prisoner of war

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prisoner of war,

in international law, person captured by a belligerent while fighting in the military. International law includes rules on the treatment of prisoners of war but extends protection only to combatants. This excludes civilians who engage in hostilities (by international law they are war criminals; see war crimeswar crimes,
in international law, violations of the laws of war (see war, laws of). Those accused have been tried by their own military and civilian courts, by those of their enemy, and by expressly established international tribunals.
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) and forces that do not observe conventional requirements for combatants (see war, laws ofwar, laws of,
in international law, rules and principles regulating an armed conflict between nations. These laws are designed to minimize the destruction of life and property, to proscribe cruel treatment of noncombatants and prisoners of war, and to establish conditions under
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).

Historical Attitudes toward Prisoners of War

Attitudes toward prisoners of war have changed over time. Originally slaughtered, captives were later considered war booty. The captor still held life-and-death power, but it became more useful to make slaves of the prisoners. In feudal Europe the nobles were ransomed, and the Ottoman EmpireOttoman Empire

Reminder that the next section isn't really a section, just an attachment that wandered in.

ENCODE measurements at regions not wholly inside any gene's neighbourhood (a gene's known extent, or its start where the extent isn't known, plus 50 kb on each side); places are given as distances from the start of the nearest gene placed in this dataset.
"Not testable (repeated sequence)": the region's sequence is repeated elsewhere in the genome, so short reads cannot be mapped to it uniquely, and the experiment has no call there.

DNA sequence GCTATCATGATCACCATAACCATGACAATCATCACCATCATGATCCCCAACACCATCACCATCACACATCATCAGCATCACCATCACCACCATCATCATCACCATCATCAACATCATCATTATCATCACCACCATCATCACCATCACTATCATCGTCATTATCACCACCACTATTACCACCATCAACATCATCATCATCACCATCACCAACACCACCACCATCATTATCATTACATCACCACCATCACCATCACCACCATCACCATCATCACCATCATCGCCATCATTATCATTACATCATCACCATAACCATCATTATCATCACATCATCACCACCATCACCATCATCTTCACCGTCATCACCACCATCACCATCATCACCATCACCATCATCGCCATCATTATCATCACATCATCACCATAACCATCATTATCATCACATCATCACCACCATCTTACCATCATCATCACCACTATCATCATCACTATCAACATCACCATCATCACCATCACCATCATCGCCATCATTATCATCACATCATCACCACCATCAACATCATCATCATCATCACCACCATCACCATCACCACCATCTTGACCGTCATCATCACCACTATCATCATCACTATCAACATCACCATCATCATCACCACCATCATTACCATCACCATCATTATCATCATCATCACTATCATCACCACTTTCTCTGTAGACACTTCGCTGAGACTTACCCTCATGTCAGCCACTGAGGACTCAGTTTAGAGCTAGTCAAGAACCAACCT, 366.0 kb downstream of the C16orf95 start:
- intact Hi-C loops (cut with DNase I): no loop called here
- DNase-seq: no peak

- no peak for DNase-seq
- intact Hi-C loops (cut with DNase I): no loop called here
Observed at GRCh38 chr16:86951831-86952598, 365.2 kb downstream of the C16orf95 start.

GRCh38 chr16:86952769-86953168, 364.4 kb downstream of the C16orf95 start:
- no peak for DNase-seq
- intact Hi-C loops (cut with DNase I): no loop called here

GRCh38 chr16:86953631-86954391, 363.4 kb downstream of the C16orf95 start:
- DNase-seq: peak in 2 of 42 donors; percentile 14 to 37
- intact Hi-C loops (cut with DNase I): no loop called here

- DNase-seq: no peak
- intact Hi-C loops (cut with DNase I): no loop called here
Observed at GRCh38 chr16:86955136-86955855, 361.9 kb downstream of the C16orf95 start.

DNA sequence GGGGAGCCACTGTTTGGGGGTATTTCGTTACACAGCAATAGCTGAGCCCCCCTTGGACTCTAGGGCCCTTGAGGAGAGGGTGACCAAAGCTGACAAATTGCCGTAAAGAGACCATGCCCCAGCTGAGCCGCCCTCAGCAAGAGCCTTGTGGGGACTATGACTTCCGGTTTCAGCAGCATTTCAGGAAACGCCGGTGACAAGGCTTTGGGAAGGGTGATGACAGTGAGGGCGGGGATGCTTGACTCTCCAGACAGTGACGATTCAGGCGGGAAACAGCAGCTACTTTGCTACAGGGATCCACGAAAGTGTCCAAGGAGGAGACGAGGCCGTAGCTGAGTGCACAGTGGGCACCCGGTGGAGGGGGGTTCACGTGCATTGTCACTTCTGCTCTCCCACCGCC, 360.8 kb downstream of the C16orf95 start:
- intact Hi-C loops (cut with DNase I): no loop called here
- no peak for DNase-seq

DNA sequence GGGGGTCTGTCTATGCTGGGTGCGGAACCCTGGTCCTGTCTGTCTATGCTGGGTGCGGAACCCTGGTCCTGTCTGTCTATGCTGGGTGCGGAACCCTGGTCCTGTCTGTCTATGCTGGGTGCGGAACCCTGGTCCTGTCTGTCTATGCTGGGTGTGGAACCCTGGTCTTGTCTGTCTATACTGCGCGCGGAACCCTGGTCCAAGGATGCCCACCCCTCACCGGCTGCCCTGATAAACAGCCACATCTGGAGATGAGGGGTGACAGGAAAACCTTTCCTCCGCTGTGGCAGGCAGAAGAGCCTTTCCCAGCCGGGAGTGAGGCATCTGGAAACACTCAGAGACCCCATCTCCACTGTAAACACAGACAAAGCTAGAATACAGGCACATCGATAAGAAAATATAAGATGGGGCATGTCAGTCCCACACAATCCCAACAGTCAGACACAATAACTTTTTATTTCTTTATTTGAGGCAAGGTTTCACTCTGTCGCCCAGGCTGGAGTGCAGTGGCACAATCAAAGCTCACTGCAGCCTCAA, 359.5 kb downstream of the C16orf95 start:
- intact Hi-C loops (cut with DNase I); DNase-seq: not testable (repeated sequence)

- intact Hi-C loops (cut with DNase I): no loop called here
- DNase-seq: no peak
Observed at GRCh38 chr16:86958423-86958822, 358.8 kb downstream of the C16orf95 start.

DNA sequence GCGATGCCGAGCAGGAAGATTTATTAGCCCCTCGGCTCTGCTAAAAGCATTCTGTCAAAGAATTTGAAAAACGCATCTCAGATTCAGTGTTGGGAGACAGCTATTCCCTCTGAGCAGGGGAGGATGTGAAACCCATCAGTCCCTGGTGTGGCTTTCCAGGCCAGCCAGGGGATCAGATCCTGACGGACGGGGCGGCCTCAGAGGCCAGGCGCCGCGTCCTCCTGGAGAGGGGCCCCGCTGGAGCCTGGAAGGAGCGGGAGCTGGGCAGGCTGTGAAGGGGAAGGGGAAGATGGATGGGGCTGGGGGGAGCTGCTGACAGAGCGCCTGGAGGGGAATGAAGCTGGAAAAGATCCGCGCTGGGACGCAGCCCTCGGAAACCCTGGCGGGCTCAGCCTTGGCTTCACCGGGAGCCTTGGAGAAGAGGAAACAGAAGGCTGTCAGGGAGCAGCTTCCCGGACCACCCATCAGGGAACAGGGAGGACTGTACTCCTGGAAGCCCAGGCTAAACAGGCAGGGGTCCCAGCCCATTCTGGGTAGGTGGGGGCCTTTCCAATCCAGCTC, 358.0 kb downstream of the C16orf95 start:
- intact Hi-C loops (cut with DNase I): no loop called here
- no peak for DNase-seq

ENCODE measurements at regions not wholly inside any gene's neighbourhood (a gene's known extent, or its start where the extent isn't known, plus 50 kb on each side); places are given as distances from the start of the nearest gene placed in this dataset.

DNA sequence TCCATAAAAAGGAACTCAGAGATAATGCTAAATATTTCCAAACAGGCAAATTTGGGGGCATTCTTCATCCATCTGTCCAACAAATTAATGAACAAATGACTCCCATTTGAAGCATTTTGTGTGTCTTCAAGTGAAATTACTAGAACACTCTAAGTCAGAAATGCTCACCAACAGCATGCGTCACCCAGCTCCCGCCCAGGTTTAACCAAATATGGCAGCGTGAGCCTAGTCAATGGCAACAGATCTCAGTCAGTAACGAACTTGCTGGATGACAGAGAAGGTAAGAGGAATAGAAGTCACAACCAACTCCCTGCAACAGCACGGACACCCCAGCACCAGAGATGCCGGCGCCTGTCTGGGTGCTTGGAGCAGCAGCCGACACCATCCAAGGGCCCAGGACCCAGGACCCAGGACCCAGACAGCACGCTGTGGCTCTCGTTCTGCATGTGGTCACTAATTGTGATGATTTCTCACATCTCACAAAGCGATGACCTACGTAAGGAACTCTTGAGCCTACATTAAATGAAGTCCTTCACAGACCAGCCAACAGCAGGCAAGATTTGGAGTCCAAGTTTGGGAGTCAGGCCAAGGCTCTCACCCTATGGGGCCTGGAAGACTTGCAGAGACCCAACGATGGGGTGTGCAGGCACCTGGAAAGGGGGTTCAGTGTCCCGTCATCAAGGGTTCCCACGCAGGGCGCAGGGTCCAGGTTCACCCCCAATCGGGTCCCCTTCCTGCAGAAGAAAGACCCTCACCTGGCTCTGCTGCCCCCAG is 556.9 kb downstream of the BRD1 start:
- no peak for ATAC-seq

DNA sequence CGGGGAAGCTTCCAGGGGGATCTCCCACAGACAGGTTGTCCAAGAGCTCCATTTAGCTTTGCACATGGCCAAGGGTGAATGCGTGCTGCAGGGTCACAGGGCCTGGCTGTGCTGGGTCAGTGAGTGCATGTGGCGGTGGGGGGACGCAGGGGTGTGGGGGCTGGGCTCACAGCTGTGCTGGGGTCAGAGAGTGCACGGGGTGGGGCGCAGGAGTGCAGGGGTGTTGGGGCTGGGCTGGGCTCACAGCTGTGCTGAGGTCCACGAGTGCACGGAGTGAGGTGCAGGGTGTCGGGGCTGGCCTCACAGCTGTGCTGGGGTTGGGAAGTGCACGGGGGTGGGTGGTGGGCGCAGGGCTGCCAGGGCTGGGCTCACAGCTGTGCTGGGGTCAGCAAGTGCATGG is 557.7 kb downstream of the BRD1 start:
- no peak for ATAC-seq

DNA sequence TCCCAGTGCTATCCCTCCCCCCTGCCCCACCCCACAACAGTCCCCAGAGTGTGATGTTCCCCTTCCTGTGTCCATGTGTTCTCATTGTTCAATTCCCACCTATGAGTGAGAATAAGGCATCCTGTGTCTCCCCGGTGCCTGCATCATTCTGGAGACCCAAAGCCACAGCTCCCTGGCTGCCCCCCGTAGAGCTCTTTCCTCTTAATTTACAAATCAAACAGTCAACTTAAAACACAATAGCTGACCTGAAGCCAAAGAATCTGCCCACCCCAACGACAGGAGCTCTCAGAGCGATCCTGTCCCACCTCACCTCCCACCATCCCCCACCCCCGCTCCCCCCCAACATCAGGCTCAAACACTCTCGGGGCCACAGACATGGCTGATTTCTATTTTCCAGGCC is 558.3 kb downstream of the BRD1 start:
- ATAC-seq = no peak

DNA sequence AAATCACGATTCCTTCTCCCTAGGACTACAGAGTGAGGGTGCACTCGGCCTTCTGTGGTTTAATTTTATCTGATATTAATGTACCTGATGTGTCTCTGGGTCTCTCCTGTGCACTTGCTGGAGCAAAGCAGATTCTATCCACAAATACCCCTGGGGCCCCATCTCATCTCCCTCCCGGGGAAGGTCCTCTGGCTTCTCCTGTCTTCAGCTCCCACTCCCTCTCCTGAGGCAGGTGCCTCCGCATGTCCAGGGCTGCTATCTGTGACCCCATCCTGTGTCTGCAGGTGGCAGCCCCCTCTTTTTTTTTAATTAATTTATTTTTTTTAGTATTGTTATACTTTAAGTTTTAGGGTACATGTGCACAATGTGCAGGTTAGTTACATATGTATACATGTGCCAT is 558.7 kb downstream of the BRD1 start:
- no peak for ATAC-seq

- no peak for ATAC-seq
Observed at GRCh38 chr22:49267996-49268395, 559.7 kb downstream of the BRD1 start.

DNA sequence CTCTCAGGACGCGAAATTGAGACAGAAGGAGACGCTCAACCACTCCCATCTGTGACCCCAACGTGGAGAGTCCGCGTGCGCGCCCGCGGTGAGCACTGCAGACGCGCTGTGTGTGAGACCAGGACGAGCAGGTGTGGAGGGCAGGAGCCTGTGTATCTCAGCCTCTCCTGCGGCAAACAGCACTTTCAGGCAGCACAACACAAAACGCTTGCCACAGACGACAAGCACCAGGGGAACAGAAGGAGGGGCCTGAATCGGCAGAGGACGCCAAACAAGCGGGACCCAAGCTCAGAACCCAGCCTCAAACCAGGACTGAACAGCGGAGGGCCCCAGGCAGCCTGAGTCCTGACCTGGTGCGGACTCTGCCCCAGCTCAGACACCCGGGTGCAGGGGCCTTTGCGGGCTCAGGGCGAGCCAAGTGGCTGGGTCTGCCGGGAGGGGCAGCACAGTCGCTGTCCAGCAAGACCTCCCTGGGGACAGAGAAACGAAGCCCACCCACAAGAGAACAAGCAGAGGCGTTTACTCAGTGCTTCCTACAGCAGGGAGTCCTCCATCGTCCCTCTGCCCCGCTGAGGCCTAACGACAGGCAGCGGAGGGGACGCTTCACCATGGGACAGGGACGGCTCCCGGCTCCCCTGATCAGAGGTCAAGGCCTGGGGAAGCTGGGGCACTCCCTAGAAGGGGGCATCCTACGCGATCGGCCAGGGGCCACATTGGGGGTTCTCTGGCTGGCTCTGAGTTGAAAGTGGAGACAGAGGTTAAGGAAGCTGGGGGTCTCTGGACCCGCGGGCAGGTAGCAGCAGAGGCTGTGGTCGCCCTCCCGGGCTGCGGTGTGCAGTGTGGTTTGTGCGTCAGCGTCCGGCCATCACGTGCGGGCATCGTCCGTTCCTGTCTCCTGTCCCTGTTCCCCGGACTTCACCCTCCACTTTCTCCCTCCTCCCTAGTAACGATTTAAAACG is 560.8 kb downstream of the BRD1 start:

, vast state founded in the late 13th cent. by Turkish tribes in Anatolia and ruled by the descendants of Osman I until its dissolution in 1918. Modern Turkey formed only part of the empire, but the terms "Turkey" and "Ottoman Empire" were often used
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 and the Barbary StatesBarbary States,
term used for the North African states of Tripolitania, Tunisia, Algeria, and Morocco. From the 16th cent. Tripolitania, Tunisia, and Algeria were autonomous provinces of the Turkish Empire. Morocco pursued its own independent development.
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 generally ransomed their Christian captives.

The basis of the modern treatment of prisoners of war was stated by Montesquieu in De l'esprit des lois and by J. J. Rousseau in his Social Contract; both held that the right of the captor over the prisoner was limited to preventing him from taking up arms again and ceased altogether with the end of hostilities. Their view was elaborated by Emerich de VattelVattel, Emerich de
, 1714–67, Swiss philosopher and jurist. He served (1746–58) as Saxon minister at Bern and later in the cabinet of Augustus III at Dresden.
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. During the American Civil War, Francis LieberLieber, Francis